Israel moves to expel Rachel Corrie activists, crew
Jerusalem: All activists and crew on board the Rachel Corrie aid ship which tried to run the Israeli blockade of Gaza would be expelled from Israel on Sunday, an Israeli immigration official sauid.
"Everyone on board the boat will be expelled on Sunday after they signed a waiver renouncing their right to appeal to an Israeli judge," said Sabine Haddad.
She said six Malaysian nationals and a Cuban would leave Israel through the Allenby crossing into Jordan, while the remaining 11 people would fly out of Israel from Ben Gurion international airport near Tel Aviv.
Immigration officials earlier said the process had been delayed after the five Irish nationals, including Nobel Peace Prize winner Mairead Maguire, had initially refused to sign the waiver.
Israeli forces intercepted and seized control of the Rachel Corrie on Saturday as it tried to reach the Gaza Strip, in a peaceful operation which had a radically different outcome from an earlier raid on an aid flotilla that left nine dead.
The Irish-owned 1,200-tonne vessel was escorted into the southern Israeli port of Ashdod, and the activists and crew were taken to the Holon immigration centre near Tel Aviv for questioning.
Israel said its forces boarded the Rachel Corrie -- named after a US activist killed in 2003 as she tried to prevent an Israeli bulldozer from razing a Palestinian home -- "with the agreement" of those on board.
"Our forces boarded the boat and took control without meeting any resistance from the crew or the passengers. Everything took place without violence," a military spokeswoman said.
Israeli Prime Minister Benjamin Netanyahu praised the operation.
"We saw today the difference between a ship of peace activists, with whom we don`t agree but respect their right to a different opinion from ours, and between a ship of hate organised by violent Turkish terror extremists," he said.
Saturday`s outcome stood in stark contrast to a botched navy operation against a six-ship flotilla on Monday, which ended in the deaths of nine activists -- eight Turks and a US-Turkish citizen.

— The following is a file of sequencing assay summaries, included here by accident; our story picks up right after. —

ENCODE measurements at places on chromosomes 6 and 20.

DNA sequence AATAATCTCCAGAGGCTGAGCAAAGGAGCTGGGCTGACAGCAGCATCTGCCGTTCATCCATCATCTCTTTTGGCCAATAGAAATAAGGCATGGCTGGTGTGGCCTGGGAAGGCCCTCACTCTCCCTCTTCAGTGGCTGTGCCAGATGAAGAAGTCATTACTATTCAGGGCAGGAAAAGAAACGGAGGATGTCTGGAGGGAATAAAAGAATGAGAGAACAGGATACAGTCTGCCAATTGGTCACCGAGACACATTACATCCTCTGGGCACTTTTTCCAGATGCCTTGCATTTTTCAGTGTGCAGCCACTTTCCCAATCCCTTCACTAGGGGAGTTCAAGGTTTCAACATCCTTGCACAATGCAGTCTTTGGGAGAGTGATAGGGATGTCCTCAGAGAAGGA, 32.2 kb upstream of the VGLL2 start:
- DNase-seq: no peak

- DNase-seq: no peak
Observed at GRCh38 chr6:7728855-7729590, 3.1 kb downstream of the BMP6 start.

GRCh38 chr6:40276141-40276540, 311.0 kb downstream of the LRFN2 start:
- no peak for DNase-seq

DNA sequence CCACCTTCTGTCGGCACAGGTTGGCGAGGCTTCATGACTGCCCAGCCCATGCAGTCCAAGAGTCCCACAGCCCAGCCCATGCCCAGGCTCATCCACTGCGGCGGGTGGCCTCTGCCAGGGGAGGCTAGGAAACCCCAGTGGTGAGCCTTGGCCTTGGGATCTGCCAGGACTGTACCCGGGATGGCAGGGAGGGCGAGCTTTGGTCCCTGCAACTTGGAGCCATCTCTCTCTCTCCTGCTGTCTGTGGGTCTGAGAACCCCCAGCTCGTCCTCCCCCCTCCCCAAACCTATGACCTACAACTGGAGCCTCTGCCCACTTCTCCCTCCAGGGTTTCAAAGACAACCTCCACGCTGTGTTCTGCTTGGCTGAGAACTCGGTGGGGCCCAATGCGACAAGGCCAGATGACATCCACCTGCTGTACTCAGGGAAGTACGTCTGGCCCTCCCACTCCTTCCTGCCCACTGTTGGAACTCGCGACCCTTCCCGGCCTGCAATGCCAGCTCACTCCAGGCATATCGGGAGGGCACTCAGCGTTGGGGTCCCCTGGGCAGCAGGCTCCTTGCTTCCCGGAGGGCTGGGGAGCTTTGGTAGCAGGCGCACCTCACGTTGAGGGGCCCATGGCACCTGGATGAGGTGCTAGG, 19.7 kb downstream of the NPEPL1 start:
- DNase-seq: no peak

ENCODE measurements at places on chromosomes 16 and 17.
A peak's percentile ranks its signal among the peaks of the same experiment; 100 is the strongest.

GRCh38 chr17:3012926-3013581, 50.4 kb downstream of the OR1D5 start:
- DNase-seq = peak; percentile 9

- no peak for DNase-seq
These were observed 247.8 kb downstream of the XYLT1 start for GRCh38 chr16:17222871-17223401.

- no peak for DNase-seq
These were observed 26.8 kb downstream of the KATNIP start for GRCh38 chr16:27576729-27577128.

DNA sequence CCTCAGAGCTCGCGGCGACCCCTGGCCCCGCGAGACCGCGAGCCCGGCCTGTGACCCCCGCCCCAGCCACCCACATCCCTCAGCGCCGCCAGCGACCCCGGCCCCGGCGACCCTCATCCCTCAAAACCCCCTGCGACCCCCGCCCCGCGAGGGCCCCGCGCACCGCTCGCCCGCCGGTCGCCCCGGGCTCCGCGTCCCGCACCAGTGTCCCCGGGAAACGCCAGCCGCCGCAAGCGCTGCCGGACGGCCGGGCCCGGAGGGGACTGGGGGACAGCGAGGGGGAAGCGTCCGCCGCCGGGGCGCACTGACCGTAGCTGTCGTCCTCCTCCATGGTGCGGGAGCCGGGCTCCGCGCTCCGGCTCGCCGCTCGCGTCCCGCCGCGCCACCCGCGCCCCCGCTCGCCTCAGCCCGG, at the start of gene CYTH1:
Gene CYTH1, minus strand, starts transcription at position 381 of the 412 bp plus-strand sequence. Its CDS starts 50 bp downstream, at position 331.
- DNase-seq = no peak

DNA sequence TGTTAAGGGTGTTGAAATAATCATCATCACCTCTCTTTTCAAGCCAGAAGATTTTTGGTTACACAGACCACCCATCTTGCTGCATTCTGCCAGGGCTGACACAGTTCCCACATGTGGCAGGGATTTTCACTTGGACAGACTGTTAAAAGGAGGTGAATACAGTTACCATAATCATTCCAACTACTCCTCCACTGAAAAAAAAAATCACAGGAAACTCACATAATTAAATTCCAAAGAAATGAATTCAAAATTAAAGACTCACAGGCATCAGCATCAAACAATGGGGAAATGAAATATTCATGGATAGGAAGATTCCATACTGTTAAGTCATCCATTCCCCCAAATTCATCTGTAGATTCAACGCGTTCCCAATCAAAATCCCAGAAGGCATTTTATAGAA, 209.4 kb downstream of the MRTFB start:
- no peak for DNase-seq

But the latest takeover prompted a furious response from the Dublin-based Ireland Palestine Solidarity Campaign.
"For the second time in less then a week, Israeli forces stormed and hijacked an unarmed aid ship, kidnapping its passengers and forcing the ship toward Ashdod port," it said.
The Rachel Corrie was carrying around 1,000 tonnes of aid and supplies, half of which was reportedly cement which is barred by Israel which fears it could be used by the Islamist group Hamas which controls the Gaza Strip to build fortifications.
Saturday`s operation came at a sensitive time, with Israel diplomatically isolated after Monday`s deadly raid.
The bloody end to that humanitarian mission unleashed fury, with several thousand people protesting across Europe on Saturday, including an estimated 10,000 in Istanbul.
Turkish prosecutors are reportedly examining the possibility of prosecuting Israeli leaders over the raid.
Angry protesters chanting anti-Israeli slogans and waving Palestinian and Turkish flags also took to the streets of Dublin, Edinburgh, London and Paris as well as other French cities on Saturday.
In Lebanon, two pro-Palestinian groups launched a fund-raising campaign to buy a ship which they hoped to sail to Gaza next week.
A senior UN official on Sunday said the botched raid should be used as a reason for an end to the Israeli blockade of Gaza.
"We very much want to see what`s happened, or use what`s happened, tragic as it is, as an opportunity to try to... persuade Israel to change policy," the UN`s Under-Secretary-General for Humanitarian Affairs Holmes said in Sydney.
Meanwhile, Britain said on Sunday it was giving GBP 19 million (USD 27 million, EUR 23 million) for refugees in Gaza and repeated calls for Israel to lift its blockade of the territory, which has been in place since 2006 when the Islamist Hamas movement formed a government after sweeping parliamentary elections.
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